The BRICS – a loose association of developing nations – have been the focus of global attention in recent weeks, for the 15th BRICS Leaders’ Summit. While the goal is to establish a more multipolar economic order, the existing geostrategic differences between India and China risk hampering the organisation’s ability to reach its full potential over the medium and long term.
Historically rivals on both geopolitical and sectarian grounds, the tripartite agreement between Saudi Arabia, the Islamic Republic and China is a diplomatic coup that could offer prospects for growth and stability in the Arabian Peninsula over the long term.
Against a precarious strategic environment, Australia’s new defense doctrine – The Defence Strategic Review – calls for strengthening the island nation’s military capabilities.
The political crisis in Georgia is a complex issue with a mix of domestic and foreign policy implications. It challenges its pro-Western foreign policy and relations with the West, triggering debates on the possibility of Tbilisi’s shift toward Moscow, turning a blind eye to the need for democratic reforms and falling into authoritarianism.
The ousting of former Malaita Premier Daniel Suidani is a step forward for China as it seeks to strengthen its political and economic influence in the Solomon Islands.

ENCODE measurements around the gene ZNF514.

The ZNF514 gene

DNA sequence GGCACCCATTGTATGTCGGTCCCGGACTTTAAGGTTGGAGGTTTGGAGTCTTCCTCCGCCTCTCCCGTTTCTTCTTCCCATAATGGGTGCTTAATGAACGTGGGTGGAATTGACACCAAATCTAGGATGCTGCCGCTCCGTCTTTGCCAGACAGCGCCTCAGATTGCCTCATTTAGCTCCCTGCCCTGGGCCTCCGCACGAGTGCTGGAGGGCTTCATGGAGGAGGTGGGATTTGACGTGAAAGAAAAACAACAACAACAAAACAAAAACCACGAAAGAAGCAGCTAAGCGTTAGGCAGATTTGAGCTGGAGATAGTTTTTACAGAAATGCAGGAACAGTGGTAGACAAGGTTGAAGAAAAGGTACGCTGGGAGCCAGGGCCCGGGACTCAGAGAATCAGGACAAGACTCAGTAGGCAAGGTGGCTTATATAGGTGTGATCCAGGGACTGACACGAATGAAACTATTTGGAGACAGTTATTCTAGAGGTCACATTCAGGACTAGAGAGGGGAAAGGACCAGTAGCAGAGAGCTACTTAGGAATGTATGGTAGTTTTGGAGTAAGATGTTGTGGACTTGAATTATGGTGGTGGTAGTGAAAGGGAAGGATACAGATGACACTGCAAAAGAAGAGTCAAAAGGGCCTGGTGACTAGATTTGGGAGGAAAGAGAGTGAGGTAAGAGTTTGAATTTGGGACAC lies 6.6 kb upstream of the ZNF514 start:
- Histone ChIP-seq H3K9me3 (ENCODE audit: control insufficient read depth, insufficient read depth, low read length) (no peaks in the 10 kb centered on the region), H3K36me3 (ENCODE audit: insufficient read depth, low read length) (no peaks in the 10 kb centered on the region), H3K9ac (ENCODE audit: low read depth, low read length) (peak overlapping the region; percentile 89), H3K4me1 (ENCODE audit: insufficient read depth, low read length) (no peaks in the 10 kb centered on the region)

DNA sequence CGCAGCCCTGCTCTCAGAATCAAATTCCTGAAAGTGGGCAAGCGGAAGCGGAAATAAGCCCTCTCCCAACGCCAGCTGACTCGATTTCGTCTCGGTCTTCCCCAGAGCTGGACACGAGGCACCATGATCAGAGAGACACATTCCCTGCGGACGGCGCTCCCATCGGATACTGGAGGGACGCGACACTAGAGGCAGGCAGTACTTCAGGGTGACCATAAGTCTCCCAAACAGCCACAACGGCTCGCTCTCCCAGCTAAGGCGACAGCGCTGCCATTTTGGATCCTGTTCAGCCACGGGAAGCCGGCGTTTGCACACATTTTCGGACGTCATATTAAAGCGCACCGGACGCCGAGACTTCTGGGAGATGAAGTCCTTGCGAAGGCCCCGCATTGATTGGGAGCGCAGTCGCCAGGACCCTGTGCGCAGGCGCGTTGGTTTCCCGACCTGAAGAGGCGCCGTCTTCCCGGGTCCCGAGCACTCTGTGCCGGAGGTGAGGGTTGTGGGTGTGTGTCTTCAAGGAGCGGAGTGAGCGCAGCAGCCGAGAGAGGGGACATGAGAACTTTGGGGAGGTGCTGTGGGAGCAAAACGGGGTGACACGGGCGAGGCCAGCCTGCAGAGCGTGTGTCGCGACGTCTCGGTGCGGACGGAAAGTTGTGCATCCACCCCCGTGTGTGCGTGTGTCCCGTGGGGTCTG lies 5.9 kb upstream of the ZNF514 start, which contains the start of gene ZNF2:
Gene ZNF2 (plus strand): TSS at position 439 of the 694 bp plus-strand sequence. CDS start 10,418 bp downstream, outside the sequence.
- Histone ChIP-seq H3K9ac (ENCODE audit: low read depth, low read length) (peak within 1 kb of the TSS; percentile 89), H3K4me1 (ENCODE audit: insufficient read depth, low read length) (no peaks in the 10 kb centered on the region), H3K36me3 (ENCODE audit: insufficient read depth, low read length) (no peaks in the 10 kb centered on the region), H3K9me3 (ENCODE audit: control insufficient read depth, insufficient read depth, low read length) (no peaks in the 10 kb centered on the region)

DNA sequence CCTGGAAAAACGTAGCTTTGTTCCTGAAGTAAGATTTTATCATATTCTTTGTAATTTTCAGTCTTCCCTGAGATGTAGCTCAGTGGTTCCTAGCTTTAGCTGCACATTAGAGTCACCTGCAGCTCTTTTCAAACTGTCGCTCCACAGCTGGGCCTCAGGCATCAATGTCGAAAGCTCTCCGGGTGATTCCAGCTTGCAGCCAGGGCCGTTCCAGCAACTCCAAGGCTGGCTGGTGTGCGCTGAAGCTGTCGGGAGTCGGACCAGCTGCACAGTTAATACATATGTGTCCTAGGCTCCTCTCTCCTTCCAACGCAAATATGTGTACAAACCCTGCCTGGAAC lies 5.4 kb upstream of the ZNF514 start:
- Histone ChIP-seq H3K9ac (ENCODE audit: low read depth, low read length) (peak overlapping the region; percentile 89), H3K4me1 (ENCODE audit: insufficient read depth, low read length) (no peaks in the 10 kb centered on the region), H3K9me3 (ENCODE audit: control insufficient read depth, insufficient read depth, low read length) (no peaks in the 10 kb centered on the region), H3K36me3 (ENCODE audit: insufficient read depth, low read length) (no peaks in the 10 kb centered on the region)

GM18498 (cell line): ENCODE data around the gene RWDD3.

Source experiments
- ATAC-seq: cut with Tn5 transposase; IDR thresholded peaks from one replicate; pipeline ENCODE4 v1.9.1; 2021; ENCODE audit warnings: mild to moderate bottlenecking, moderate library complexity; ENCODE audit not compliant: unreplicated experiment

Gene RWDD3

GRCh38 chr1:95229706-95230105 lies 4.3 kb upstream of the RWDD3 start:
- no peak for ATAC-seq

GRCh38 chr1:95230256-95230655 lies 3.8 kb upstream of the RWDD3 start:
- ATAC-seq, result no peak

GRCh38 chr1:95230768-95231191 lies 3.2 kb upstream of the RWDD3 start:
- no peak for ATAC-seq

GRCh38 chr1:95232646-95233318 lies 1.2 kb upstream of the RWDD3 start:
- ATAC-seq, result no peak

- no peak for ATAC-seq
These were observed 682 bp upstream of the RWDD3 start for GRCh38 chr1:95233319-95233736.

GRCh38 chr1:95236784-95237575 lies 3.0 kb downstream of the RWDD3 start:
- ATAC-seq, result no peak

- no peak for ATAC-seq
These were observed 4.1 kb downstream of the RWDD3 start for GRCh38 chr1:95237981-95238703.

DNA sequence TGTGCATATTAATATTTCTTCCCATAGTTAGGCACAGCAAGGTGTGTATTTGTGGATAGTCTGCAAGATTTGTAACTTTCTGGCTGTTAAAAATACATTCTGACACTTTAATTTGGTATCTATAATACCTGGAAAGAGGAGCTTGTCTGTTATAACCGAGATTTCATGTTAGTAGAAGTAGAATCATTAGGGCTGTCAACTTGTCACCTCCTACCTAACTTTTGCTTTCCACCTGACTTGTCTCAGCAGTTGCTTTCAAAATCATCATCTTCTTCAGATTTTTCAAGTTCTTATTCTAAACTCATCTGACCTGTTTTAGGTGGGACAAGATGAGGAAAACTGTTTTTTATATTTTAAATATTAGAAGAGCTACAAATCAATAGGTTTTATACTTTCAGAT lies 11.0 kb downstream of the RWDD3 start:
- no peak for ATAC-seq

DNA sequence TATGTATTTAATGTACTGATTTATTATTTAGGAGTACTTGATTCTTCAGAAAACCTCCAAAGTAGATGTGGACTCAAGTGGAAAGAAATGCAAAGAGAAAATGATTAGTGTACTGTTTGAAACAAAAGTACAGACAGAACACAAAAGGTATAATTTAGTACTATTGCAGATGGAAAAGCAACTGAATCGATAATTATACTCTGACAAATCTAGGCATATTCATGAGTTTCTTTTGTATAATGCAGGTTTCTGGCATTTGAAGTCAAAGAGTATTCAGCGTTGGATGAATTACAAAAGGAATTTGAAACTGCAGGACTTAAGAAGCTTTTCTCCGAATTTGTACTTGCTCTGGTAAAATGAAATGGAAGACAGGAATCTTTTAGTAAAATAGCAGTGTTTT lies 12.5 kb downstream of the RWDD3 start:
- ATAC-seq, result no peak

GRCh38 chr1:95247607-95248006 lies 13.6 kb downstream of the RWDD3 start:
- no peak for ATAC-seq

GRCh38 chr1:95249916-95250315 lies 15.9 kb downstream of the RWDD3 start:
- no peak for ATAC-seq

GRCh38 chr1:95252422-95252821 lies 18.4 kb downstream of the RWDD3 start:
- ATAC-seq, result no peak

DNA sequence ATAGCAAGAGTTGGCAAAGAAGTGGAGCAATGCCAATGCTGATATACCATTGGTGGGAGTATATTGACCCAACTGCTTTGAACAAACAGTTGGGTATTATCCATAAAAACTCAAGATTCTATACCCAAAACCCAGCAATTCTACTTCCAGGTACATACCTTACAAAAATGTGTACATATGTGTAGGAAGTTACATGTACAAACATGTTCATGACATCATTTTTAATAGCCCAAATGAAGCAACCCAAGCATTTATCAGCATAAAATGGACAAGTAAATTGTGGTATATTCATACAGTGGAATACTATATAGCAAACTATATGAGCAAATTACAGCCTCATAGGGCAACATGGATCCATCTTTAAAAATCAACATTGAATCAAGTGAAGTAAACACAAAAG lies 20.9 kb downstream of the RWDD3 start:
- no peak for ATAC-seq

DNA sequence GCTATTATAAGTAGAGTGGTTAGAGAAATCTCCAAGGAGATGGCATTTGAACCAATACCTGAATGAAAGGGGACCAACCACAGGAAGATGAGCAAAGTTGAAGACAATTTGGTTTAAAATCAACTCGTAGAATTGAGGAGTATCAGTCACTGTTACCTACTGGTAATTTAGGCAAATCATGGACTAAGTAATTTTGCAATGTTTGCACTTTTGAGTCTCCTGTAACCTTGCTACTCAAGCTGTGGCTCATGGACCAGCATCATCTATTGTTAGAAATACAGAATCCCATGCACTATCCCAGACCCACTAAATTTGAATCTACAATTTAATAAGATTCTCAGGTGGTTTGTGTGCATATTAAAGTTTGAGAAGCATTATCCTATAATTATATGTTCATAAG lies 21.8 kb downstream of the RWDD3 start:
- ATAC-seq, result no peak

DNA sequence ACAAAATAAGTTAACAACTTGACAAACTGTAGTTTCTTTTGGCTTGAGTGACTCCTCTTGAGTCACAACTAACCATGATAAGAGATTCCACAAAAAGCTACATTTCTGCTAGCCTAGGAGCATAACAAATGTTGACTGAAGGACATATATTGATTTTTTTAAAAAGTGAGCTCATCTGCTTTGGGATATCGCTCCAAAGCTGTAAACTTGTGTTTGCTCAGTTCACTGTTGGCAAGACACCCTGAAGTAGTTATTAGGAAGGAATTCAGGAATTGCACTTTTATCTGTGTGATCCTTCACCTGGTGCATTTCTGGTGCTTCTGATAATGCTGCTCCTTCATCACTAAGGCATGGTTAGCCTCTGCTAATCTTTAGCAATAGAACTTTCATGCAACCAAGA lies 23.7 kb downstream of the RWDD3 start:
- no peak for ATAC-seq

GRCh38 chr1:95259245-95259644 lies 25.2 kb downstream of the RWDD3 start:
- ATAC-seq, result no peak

China’s President Xi Jiinping met with his Russian counterpart Vladimir Putin remotely via video link on Friday, Dec. 30 – the Kremlin’s latest effort to deepen defense ties as Russia’s isolation with the West stretches.
Increasing security threats and a lack of coordination between European states proved the need to establish a new platform to discuss strategic issues and maintain high-level dialogue between heads of states. It gave a new impetus to the old ideas of Great Europe that were developed in France, namely by Francois Mitterand. Emmanuel Macron has brought this idea back by proposing a European Political Community, which has faced a lot of criticism already. Even so, it can have some substantial benefits for European politics and contribute to shaping the European security order.
The South Pacific has historically been a maritime expanse dominated by the influence of Western powers, including Australia. However, China is seeking to change the status quo through its economic and security diplomacy in the region causing concern for future of the rules-based order and its long-standing presence over climate change.
Relations between Beijing and Taipei have often experienced periods of friction ever since the victory of Mao Zedong’s Chinese communists in 1949. Now cross-strait ties have undergone crucial transformations under Tsai Ing-wen’s leadership, resulting in unprecedented diplomatic and military tensions along the Taiwan Strait.
The Arctic has been termed “the pole of peace” by Mikhael Gorbachev in 1987. However, in recent times, there are a lot of developments in the region. As such, this article takes a closer look at the EU’s Arctic policy in light of recent challenges and analyzes the main challenges to and priorities of the EU’s Arctic strategy.